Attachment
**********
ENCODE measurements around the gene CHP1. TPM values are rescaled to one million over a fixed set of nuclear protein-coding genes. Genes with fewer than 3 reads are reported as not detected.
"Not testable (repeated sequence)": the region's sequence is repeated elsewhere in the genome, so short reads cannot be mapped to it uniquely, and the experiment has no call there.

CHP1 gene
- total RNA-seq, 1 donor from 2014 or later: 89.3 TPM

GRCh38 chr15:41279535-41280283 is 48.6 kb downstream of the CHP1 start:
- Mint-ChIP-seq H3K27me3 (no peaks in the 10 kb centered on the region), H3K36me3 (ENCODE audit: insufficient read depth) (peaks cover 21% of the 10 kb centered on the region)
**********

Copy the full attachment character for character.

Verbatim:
ENCODE measurements around the gene CHP1. TPM values are rescaled to one million over a fixed set of nuclear protein-coding genes. Genes with fewer than 3 reads are reported as not detected.
"Not testable (repeated sequence)": the region's sequence is repeated elsewhere in the genome, so short reads cannot be mapped to it uniquely, and the experiment has no call there.

CHP1 gene
- total RNA-seq, 1 donor from 2014 or later: 89.3 TPM

GRCh38 chr15:41279535-41280283 is 48.6 kb downstream of the CHP1 start:
- Mint-ChIP-seq H3K27me3 (no peaks in the 10 kb centered on the region), H3K36me3 (ENCODE audit: insufficient read depth) (peaks cover 21% of the 10 kb centered on the region)